- Pick the people you work with. There won’t be anyone undermining you or stealing your thunder. What you create is only limited by the boundaries you build. You don’t have to put up with toxic situations.
- Discover what you’re made of. Your personal growth will be tested in ways that make you a better person. You’ll discover new reserves of resiliency, self-discipline and self-confidence as you make your dreams a reality.
It’s completely normal to doubt or worry about taking the leap into starting your own business. But if you’re convinced this is the right decision for you, you can make it work. If I did it…so can you! Start connecting with people who will support you and learn all you can about running a business. Create a plan and work your way into it.
If you’re not sure what your next step should be, join me and my friend, Nando, at our Women in Leadership Retreat. We’ll help you outline a plan of action that fast tracks you toward the launch of a new business. Or feel free to contact me and schedule an “Unlocking Your Potential” 30-minute complimentary consultation, in-person, by phone or via Skype.
“I believe the risks I take are justified by the sheer love of the life I lead.” ~ Charles Lindbergh
What does the family who goes on the vacation of a lifetime have in common with the company that consistently exceeds its marketing goals? On the surface…nothing. But when you look deeper, in each case you’ll see a leader who knows how to inspire a shared vision. If you want to make a difference, this is an essential skill you’ll want to master. Let’s take a closer look at each story…
Within the family, the mother sees that the kids will soon be leaving for college. She knows that once they’re out of the house, they may get so busy with their own lives they might not have another chance. So she shares her vision of a great family vacation with her husband. He agrees and together they work out how to make it happen. As the family discusses it, they excitedly pitch in their ideas. Because they’re on the same page, working toward the same goal, it’s not a hardship to stick to a budget or schedule. Their shared vision becomes a success.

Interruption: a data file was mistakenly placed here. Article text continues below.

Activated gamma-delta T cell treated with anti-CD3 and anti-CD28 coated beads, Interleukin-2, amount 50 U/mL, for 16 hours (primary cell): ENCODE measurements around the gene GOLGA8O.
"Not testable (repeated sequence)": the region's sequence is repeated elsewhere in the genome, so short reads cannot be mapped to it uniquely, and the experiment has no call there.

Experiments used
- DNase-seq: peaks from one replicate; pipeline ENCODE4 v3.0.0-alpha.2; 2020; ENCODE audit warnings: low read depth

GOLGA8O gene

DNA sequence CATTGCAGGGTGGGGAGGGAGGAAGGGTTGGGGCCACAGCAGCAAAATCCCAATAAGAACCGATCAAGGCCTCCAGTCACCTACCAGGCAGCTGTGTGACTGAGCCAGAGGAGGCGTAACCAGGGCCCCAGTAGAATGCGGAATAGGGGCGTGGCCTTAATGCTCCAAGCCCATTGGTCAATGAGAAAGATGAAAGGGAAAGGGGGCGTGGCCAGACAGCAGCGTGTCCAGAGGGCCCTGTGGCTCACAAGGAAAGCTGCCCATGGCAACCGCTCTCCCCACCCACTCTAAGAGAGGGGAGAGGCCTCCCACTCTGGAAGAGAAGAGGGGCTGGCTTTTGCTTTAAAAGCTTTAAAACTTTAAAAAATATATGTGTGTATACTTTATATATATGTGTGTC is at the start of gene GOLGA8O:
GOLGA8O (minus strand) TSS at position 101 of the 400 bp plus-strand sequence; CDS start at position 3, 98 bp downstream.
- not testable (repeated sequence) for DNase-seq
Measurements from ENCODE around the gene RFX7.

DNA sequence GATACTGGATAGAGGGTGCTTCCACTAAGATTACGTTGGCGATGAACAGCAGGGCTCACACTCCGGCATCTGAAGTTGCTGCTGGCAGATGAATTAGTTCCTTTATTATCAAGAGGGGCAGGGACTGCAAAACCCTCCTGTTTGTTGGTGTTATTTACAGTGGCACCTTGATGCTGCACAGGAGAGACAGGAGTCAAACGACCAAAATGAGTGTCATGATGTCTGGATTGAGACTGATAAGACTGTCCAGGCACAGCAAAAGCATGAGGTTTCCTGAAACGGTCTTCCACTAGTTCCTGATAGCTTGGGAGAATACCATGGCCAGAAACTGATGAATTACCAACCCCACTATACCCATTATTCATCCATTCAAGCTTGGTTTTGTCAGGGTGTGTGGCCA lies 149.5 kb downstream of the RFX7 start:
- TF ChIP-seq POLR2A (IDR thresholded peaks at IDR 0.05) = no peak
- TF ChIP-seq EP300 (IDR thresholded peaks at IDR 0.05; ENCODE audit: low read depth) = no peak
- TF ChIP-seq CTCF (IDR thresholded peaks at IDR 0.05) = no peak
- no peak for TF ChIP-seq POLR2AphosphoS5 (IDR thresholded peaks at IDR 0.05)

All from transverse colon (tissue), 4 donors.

In the business setting, the marketing department brings a new strategy to the boss, and she thinks it’s a great idea. She takes that visionary thought and lays out a plan to her employees. She details the vision to them and gets them excited to do their individual and collective best. She knows it won’t happen unless all departments are on board with the idea. And because she connects with each one on the level of their specialty, each department excels.
On the other hand, perhaps you’ve experienced the frustration of working with someone who tries to lead but keeps the details to themselves. You don’t know why something is important and you don’t understand the process because you don’t know all the steps. As a result, the “vision” never succeeds, because you couldn’t clearly see your role in it.
In any case, progress won’t happen by chance. Inspiring leaders acknowledge and welcome the strengths of each person and create an environment were talents can flourish. They give a clear objective so people know what to do. They give a clear reason why it’s important, so everyone remains motivated to get it done. It’s not enough for the leader to have a vision. An effective leader inspires others by knowing how to share the vision so that it takes on life in the hearts of all those involved. They can see themselves in the picture!
First-class leaders learn to look far into the future, not merely seeing the end of a current project. Instead they see how each project impacts their organization years down the road. In the above example, the mother saw her family slipping away, so she took action to bring them back together. The far-sighted boss saw how one marketing campaign would boost morale and generate customer loyalty. Because they took into account the hopes and wishes of others, those involved became very supportive.
Effective leaders see that it’s important to make time to look ahead and not get consumed with day-to-day busyness. They also don’t feel that they have to be the visionary. But they know that it’s their job to get everyone involved and keep them working at the top of their game.
It’s not always easy to communicate your vision in a way that draws others into it so that they adopt it for their own vision. However, it’s easier if you incorporate metaphors, word pictures, and stories that people relate to. Don’t be afraid to express the depth of your emotional involvement and excitement, because it’s that passion that will fire up others.
It may seem counter-intuitive, but the best way to inspire others for a future project is to connect with them mindfully in the present. If you’d like to learn to inspire others and make more meaning connections in your life, please check out the Women in Leadership Retreat I’m leading with my close friend Nando Raynolds on May 20 and 21. It’s going to be life-changing!